Correction: 2011 State of the Union poll found record support for Obama agenda

By Stephen C. Webster
Wednesday, January 25, 2012 10:00 EDT
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President Barack Obama. Image via AFP.
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CORRECTION: Due to an internal error, Raw Story published this piece after Obama’s third State of the Union in 2012. This poll was actually conducted about the 2011 State of the Union. We apologize for the error.

A survey taken moments after President Barack Obama finished giving his State of the Union speech found that an overwhelming majority of Americans who viewed the speech, including Republicans, strongly favored the president’s proposals.

In total, 91 percent of those surveyed approved of Obama’s agenda.

The CBS News poll’s focus group was 500 people: 25 percent Republicans, 44 percent Democrats and 31 percent independents. The network explained that the reason there were more Democrats in the survey is because more people from the president’s own party tend to watch the annual State of the Union speech.

Approximately 27 percent of Americans identify themselves as Republican, the poll noted — versus 34 percent identifying as Democrats and 39 percent as independents.

Most remarkable of all, the poll found that approval of Obama’s agenda skyrocketed among speech watchers. Approval of his plans on the economy shot up from 53 percent to 82 percent; on the deficit, approval went from 45 percent to 80 percent; on the Afghanistan occupation, 83 percent approved, up from 57 percent. CBS News did not offer a partisan breakdown for Obama’s approval on individual issues.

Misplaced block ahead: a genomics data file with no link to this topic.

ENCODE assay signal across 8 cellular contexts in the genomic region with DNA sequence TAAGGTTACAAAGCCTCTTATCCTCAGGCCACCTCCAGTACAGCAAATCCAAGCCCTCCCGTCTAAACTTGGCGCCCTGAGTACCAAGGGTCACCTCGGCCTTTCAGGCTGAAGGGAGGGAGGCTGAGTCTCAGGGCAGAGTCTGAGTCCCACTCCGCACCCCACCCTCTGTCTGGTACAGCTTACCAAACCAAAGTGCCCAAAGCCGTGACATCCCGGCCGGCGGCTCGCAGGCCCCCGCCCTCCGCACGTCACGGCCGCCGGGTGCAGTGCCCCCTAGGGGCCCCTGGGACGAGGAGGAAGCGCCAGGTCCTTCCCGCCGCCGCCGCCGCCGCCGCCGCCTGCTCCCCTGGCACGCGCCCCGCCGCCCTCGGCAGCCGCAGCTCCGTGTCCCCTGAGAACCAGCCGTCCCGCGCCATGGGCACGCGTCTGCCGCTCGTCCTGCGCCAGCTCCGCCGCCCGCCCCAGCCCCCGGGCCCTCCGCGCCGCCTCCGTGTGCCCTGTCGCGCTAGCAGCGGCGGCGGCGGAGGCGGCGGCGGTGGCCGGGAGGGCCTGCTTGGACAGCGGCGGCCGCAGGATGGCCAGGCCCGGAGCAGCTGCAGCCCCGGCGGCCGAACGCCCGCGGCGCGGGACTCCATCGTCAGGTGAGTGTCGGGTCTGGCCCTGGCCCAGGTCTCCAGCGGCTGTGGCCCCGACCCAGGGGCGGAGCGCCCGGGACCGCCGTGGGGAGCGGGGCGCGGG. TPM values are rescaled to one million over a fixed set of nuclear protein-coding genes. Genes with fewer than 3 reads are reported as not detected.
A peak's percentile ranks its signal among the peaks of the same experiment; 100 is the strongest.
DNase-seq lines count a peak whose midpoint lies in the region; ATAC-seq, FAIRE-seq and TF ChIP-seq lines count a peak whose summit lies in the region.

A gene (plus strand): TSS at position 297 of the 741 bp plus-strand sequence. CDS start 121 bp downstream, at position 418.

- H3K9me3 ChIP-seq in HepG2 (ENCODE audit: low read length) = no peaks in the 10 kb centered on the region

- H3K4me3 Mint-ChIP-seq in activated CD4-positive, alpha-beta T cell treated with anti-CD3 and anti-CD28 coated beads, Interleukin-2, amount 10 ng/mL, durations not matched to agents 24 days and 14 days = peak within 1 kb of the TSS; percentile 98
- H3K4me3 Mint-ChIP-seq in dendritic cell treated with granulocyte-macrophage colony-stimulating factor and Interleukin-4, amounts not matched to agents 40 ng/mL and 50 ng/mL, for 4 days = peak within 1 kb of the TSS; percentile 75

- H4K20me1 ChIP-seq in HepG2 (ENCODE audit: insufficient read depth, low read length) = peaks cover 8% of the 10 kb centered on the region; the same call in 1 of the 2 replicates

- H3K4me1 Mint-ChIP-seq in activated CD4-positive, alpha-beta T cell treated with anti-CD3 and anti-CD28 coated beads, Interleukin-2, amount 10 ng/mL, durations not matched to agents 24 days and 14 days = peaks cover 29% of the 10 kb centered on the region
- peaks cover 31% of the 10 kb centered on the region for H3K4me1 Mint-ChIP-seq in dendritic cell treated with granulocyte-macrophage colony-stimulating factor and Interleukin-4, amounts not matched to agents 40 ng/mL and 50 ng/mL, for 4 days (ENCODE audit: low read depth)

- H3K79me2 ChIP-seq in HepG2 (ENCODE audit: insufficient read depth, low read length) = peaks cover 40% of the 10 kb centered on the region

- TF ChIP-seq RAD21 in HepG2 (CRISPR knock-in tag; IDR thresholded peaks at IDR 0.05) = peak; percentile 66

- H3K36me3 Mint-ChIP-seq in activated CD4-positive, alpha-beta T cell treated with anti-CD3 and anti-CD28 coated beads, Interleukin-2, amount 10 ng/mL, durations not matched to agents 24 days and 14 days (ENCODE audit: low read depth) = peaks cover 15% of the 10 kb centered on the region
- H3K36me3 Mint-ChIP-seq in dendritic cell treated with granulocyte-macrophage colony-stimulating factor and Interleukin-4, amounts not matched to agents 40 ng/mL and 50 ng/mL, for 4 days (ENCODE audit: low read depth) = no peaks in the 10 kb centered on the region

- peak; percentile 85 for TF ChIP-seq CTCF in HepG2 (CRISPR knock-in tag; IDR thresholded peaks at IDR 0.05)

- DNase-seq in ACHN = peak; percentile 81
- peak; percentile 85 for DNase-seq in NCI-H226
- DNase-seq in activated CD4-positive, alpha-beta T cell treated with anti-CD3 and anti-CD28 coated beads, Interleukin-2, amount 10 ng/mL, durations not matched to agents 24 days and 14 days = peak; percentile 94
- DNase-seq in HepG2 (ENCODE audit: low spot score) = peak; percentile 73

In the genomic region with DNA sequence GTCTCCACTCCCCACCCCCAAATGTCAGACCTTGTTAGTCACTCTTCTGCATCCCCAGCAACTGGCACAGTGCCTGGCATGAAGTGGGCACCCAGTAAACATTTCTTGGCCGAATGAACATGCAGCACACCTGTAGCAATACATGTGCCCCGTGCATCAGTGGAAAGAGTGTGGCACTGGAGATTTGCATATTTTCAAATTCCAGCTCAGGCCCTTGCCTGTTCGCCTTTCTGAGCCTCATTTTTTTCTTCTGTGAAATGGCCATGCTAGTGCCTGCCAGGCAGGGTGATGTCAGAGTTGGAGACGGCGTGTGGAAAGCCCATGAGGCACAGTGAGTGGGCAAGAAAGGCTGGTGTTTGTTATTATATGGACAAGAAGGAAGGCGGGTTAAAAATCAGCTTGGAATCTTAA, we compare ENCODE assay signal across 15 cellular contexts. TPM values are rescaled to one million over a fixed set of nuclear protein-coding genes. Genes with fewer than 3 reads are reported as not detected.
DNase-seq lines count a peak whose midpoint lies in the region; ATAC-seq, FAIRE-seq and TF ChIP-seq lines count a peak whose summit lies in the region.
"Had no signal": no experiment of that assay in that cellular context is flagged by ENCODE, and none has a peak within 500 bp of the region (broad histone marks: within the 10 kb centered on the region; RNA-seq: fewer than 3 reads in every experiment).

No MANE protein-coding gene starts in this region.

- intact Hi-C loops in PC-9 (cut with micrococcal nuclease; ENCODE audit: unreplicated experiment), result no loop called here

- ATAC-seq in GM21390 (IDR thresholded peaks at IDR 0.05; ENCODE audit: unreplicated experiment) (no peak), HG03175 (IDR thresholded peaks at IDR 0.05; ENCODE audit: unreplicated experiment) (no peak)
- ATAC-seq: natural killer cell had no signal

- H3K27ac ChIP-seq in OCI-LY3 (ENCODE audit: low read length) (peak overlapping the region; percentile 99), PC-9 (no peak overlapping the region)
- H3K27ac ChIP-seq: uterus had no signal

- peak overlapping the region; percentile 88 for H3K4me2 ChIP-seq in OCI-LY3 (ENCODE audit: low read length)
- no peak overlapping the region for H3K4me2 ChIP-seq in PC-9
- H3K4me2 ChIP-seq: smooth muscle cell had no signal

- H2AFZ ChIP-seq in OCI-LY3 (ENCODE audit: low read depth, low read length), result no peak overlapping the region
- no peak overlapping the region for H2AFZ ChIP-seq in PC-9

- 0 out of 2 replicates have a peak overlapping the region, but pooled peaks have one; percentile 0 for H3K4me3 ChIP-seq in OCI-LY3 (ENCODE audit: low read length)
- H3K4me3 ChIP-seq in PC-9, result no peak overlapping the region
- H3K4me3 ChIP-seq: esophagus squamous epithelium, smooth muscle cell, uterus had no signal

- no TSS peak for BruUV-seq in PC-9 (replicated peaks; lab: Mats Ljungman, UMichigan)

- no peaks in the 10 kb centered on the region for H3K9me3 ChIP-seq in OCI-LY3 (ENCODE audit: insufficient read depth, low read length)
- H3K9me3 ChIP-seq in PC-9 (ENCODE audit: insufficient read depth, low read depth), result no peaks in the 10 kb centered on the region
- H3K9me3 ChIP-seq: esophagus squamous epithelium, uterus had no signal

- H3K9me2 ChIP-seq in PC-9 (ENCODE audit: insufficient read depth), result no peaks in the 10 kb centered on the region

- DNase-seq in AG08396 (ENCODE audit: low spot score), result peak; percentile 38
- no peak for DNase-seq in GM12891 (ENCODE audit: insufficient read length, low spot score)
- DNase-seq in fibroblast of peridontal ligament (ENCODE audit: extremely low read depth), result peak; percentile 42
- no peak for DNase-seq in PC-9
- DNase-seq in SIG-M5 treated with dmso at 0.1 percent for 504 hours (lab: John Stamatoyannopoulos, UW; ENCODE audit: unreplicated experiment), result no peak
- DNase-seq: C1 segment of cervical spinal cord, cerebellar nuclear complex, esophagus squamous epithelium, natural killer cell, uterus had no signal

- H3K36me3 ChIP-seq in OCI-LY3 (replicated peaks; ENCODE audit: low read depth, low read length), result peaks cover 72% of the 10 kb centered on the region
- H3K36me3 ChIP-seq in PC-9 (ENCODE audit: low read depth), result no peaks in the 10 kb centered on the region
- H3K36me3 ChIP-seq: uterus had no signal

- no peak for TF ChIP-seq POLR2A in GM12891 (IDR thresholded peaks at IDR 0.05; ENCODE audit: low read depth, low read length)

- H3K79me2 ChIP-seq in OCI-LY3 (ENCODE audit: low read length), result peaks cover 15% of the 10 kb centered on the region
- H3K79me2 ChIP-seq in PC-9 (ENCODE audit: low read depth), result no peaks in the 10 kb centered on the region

A full 75 percent of respondents also said that Obama’s agenda will create jobs and make the U.S. more competitive.

The one area where the president did not gain as much traction is on his health care reforms, passed by Congress in 2010. Approval of the health care bill went from 56 percent to 65 percent after the speech. It was not one of the president’s main topics.

Stephen C. Webster
Stephen C. Webster
Stephen C. Webster is the senior editor of Raw Story, and is based out of Austin, Texas. He previously worked as the associate editor of The Lone Star Iconoclast in Crawford, Texas, where he covered state politics and the peace movement’s resurgence at the start of the Iraq war. Webster has also contributed to publications such as True/Slant, Austin Monthly, The Dallas Business Journal, The Dallas Morning News, Fort Worth Weekly, The News Connection and others. Follow him on Twitter at @StephenCWebster.
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